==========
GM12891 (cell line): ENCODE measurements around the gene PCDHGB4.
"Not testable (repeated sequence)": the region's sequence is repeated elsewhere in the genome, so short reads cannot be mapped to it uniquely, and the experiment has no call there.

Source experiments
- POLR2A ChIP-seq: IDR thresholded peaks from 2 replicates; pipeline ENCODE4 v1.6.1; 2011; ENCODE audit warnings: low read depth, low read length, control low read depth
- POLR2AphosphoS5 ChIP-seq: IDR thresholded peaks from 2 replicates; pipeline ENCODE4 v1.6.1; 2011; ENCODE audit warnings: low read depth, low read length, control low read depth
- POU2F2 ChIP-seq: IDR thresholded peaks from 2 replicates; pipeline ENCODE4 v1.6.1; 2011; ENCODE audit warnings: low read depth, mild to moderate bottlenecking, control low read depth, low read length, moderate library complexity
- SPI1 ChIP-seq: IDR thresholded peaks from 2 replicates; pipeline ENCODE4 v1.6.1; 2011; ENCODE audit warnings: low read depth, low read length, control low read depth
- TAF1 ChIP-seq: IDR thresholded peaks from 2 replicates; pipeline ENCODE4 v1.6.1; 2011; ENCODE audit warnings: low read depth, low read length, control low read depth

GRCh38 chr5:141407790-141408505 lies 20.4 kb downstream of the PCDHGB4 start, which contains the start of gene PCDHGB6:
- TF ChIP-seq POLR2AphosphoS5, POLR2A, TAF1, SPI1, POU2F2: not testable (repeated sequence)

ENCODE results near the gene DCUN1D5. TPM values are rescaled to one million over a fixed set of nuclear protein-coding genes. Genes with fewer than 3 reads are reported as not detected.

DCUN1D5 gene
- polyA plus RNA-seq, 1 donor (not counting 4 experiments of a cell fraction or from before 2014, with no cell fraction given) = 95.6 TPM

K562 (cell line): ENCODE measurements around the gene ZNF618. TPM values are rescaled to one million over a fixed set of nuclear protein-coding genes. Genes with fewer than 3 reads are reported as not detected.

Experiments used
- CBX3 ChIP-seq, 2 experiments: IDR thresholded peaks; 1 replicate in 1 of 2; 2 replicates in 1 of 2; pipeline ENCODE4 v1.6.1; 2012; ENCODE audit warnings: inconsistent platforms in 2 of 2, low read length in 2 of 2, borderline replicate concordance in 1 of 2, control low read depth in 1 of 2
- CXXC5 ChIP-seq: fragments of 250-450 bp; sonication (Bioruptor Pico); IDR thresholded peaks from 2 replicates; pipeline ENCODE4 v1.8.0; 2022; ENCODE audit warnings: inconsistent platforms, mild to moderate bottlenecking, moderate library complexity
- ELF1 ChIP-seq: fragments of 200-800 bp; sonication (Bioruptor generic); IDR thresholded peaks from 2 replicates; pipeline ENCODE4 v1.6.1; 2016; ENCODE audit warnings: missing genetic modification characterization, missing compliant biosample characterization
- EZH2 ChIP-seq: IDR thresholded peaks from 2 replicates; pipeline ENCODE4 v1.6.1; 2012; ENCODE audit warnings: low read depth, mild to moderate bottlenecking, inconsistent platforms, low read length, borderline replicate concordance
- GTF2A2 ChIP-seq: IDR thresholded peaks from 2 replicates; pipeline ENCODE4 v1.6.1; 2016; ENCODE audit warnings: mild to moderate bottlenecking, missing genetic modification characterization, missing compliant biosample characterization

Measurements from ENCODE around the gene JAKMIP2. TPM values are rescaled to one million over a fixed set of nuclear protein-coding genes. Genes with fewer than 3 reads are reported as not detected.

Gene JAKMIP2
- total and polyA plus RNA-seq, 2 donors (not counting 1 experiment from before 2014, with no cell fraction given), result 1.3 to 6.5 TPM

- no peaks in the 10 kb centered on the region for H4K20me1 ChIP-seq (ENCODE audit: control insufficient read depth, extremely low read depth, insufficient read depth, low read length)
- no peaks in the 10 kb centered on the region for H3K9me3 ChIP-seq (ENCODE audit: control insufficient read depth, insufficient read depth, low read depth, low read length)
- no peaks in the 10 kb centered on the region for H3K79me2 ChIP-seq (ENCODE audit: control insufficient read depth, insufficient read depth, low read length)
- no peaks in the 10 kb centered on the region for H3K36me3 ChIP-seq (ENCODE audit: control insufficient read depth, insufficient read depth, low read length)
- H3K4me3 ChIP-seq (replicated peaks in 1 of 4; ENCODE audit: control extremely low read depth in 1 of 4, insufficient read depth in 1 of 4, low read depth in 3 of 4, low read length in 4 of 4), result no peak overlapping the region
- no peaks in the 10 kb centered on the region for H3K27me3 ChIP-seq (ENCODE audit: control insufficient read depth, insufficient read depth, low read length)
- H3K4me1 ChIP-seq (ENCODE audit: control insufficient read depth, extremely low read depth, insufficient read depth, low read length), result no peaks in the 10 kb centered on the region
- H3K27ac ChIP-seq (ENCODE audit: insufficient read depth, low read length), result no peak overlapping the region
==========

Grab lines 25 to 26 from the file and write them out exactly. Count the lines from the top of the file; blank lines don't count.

- no peaks in the 10 kb centered on the region for H3K9me3 ChIP-seq (ENCODE audit: control insufficient read depth, insufficient read depth, low read depth, low read length)
- no peaks in the 10 kb centered on the region for H3K79me2 ChIP-seq (ENCODE audit: control insufficient read depth, insufficient read depth, low read length)